|Vision is something we often take for granted
especially in outdoor situations. ANY SKILL (even well practiced skills)
becomes very difficult without our eyes to help us along. I have often
wondered how Native American and other primitive civilizations faired when
faced with vision problems. Surely they had near-sighted and farsighted
peoples right? Maybe they just delegated hand-skills such as basketry to
those with Myopia (nearsightedness) and relied on those with Hyperopia
(farsightedness) to hunt or scout. I find myself among the nearsighted group
yet would not resign myself to only practice hand-skills if I lost my
glasses in the woods and had to fend for myself.
The solution is an
application of physics, yet is not new at all. We see that vision correcting
or vision protecting devices have been used by many ancient peoples. An
example is the snow goggle used to reduce glare by the sun on the bright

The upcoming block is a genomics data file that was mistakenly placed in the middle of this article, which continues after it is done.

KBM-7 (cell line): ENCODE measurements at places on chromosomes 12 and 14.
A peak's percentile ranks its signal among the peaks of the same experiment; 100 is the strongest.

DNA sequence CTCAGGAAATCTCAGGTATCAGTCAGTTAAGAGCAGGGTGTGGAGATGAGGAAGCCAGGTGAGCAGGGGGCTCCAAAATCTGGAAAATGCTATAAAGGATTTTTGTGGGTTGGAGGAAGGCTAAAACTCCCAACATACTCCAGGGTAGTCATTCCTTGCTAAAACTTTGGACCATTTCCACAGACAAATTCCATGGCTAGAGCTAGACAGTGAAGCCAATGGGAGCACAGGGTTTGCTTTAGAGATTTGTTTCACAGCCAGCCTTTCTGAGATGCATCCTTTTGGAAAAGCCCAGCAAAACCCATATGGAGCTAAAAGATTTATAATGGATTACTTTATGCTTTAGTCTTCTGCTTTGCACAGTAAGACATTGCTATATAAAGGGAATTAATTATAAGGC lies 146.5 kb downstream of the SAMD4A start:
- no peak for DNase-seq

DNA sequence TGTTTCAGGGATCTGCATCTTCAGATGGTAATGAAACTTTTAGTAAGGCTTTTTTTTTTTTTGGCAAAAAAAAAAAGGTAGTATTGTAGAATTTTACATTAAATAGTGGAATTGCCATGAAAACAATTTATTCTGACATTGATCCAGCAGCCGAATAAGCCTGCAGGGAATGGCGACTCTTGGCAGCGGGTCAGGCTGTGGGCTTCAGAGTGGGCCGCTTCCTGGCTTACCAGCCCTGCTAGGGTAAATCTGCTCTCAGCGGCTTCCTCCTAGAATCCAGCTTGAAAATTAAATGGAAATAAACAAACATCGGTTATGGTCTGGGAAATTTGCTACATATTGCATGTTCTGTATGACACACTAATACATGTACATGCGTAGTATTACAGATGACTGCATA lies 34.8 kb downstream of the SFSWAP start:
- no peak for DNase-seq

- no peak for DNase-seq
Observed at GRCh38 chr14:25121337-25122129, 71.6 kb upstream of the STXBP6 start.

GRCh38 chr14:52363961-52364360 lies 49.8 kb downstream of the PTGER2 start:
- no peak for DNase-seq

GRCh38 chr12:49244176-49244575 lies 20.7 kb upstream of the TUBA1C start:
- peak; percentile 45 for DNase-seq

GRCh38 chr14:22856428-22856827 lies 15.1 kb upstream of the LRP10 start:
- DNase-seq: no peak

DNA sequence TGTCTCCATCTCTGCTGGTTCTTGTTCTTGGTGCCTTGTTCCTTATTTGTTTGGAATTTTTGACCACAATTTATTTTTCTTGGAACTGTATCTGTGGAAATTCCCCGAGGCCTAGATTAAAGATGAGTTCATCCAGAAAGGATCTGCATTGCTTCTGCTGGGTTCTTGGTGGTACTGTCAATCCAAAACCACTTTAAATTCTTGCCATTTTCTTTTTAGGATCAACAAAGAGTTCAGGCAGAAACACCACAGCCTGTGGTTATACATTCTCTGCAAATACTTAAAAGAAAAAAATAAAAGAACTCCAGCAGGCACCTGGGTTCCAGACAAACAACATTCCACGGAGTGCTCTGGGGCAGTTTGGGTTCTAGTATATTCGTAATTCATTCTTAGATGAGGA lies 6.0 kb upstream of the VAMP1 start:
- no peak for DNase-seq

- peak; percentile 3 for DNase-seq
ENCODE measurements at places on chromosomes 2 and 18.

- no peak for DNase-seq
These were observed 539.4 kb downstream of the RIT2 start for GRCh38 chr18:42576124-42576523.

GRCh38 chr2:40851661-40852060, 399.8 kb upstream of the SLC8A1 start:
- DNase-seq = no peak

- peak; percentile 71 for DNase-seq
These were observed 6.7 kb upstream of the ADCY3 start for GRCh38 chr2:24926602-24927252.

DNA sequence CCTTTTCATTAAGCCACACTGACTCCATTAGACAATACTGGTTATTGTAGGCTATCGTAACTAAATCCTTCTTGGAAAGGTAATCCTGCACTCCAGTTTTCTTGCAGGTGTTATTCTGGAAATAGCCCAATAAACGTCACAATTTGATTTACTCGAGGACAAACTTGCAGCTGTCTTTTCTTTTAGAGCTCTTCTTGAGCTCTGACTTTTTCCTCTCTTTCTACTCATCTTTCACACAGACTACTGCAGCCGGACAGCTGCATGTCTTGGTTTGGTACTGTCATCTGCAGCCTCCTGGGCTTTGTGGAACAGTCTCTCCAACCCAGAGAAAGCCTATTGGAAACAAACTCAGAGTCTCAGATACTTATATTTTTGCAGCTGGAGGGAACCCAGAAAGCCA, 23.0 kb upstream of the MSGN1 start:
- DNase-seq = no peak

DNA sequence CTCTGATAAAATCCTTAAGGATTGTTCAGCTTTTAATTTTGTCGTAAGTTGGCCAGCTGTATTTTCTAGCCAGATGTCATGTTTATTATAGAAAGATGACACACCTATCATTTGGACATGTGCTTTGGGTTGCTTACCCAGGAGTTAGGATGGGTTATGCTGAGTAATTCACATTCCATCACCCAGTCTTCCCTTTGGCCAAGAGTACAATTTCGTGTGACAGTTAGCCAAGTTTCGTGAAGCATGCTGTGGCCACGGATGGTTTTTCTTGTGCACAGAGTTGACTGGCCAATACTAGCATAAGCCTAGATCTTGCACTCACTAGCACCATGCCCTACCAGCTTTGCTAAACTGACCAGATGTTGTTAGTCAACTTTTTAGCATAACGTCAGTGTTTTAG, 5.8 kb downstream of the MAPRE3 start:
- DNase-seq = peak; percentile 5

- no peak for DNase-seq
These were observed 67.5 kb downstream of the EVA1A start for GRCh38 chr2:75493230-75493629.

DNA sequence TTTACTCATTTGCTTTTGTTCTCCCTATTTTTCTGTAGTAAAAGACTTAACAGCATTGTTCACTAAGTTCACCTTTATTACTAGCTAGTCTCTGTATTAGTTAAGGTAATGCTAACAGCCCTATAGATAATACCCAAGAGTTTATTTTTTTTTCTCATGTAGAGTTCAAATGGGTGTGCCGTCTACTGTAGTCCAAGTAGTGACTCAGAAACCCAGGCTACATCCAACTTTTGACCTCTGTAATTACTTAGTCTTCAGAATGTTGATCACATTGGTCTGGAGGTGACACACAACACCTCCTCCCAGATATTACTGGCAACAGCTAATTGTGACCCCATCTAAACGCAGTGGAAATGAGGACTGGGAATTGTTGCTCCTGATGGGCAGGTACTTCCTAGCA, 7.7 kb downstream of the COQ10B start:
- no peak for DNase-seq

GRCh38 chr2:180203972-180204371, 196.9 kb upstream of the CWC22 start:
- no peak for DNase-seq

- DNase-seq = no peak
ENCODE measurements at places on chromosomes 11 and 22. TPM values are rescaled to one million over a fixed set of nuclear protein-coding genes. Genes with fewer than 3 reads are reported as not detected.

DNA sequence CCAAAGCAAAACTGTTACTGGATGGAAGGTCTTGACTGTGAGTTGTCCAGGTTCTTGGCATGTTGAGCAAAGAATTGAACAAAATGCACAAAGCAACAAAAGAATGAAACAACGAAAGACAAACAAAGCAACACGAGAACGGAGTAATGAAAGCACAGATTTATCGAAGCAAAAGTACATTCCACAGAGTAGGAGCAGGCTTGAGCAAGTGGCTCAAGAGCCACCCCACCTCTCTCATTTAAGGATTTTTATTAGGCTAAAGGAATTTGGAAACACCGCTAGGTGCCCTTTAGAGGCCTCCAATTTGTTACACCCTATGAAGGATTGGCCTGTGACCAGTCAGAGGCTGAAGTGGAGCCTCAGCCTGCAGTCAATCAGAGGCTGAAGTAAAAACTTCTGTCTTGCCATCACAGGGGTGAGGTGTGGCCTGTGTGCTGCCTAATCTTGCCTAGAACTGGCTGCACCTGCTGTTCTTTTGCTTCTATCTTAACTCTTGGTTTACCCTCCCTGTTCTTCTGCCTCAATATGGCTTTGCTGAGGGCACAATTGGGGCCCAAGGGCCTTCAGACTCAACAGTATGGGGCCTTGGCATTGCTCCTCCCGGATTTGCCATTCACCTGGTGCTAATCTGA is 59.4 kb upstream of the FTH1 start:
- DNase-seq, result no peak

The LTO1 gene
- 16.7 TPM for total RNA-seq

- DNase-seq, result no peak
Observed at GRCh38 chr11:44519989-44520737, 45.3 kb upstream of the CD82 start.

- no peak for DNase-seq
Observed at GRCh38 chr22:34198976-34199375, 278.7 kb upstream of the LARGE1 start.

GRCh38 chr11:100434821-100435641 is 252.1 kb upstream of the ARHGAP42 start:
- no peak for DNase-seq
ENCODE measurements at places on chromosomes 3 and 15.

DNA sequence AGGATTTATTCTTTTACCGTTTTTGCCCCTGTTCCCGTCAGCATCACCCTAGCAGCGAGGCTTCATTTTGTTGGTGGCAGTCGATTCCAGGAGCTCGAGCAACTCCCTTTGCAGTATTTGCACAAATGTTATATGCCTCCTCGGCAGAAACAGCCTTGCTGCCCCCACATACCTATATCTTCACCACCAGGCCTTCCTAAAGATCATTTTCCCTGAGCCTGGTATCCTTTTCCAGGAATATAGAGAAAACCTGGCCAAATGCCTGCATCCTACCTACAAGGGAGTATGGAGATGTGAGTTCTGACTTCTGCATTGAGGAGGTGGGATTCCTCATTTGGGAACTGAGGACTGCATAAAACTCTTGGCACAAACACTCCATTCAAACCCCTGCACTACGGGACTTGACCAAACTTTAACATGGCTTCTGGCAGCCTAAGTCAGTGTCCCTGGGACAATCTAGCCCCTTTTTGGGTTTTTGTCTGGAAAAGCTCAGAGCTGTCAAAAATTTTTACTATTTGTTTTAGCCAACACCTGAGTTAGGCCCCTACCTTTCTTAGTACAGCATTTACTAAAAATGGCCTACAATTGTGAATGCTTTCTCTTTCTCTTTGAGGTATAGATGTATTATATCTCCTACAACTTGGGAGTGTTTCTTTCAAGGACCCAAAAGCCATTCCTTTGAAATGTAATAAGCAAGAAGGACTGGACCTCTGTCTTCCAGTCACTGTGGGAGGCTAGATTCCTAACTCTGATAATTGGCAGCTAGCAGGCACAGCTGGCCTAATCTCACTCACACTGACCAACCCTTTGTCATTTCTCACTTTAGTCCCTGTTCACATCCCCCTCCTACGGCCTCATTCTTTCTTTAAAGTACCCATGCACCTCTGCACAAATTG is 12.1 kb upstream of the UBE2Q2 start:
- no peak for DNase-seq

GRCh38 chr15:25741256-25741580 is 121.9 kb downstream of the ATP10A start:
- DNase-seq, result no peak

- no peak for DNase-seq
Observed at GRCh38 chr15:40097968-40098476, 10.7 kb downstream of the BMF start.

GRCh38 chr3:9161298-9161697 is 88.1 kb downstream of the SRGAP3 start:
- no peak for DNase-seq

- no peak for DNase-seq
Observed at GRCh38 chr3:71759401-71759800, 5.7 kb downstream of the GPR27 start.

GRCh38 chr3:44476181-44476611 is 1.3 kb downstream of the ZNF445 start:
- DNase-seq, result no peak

snow. The slits were basically mimicking our eyelids as we squint.
Pinhole goggles so named for the small pinholes placed in a material to
reduce excess light rays and assist in our eyes imaging of objects are a
good solution to broken or lost glasses. Making them is a helpful skill to
understand before you find yourself making them without glasses! They are
essentially the same as primitive snow goggles but imitate the pupil’s
ability to retract when focusing versus the eyelid as we squint.
How Pinhole goggles work
Pinhole goggles provide an endless depth of focus when the eyes are not
correctly focusing by reducing the amount of excess scattered light rays to
the retina. They are good for helping with refractive errors of the eye. A
refractive error means that the shape of your eye does not bend light
correctly resulting in a blurred vision.
So lets get to work.
Pinhole glasses can either be single holed or multiple holed. Many holes
allow for more light and therefore easier to see but may limit the focusing.